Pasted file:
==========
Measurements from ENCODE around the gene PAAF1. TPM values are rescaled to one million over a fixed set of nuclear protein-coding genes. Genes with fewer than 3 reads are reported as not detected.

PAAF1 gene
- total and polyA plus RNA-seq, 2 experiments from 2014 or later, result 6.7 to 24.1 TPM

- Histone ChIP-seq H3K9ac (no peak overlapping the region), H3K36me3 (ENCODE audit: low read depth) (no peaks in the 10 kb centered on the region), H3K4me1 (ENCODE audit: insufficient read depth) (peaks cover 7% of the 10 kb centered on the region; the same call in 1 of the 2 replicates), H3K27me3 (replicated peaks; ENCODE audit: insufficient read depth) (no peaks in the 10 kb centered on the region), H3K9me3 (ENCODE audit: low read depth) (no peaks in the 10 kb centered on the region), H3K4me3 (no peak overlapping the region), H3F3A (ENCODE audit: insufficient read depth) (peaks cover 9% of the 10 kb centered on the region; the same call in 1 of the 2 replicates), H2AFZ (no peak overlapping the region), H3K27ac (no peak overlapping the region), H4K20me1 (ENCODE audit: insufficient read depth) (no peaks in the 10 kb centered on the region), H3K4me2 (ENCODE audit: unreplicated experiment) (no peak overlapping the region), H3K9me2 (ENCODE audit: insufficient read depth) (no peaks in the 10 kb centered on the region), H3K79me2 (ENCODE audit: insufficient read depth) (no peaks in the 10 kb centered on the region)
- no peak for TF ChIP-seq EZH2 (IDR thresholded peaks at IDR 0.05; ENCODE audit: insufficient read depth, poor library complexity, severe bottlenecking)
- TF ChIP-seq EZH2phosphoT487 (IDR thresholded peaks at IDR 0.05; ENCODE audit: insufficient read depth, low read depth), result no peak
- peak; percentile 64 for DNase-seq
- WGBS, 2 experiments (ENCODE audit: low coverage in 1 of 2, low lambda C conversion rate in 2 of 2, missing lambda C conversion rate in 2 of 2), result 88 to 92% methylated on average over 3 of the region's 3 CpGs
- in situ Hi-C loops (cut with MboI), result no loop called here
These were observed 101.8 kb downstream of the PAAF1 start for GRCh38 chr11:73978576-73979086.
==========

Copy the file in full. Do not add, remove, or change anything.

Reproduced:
Measurements from ENCODE around the gene PAAF1. TPM values are rescaled to one million over a fixed set of nuclear protein-coding genes. Genes with fewer than 3 reads are reported as not detected.

PAAF1 gene
- total and polyA plus RNA-seq, 2 experiments from 2014 or later, result 6.7 to 24.1 TPM

- Histone ChIP-seq H3K9ac (no peak overlapping the region), H3K36me3 (ENCODE audit: low read depth) (no peaks in the 10 kb centered on the region), H3K4me1 (ENCODE audit: insufficient read depth) (peaks cover 7% of the 10 kb centered on the region; the same call in 1 of the 2 replicates), H3K27me3 (replicated peaks; ENCODE audit: insufficient read depth) (no peaks in the 10 kb centered on the region), H3K9me3 (ENCODE audit: low read depth) (no peaks in the 10 kb centered on the region), H3K4me3 (no peak overlapping the region), H3F3A (ENCODE audit: insufficient read depth) (peaks cover 9% of the 10 kb centered on the region; the same call in 1 of the 2 replicates), H2AFZ (no peak overlapping the region), H3K27ac (no peak overlapping the region), H4K20me1 (ENCODE audit: insufficient read depth) (no peaks in the 10 kb centered on the region), H3K4me2 (ENCODE audit: unreplicated experiment) (no peak overlapping the region), H3K9me2 (ENCODE audit: insufficient read depth) (no peaks in the 10 kb centered on the region), H3K79me2 (ENCODE audit: insufficient read depth) (no peaks in the 10 kb centered on the region)
- no peak for TF ChIP-seq EZH2 (IDR thresholded peaks at IDR 0.05; ENCODE audit: insufficient read depth, poor library complexity, severe bottlenecking)
- TF ChIP-seq EZH2phosphoT487 (IDR thresholded peaks at IDR 0.05; ENCODE audit: insufficient read depth, low read depth), result no peak
- peak; percentile 64 for DNase-seq
- WGBS, 2 experiments (ENCODE audit: low coverage in 1 of 2, low lambda C conversion rate in 2 of 2, missing lambda C conversion rate in 2 of 2), result 88 to 92% methylated on average over 3 of the region's 3 CpGs
- in situ Hi-C loops (cut with MboI), result no loop called here
These were observed 101.8 kb downstream of the PAAF1 start for GRCh38 chr11:73978576-73979086.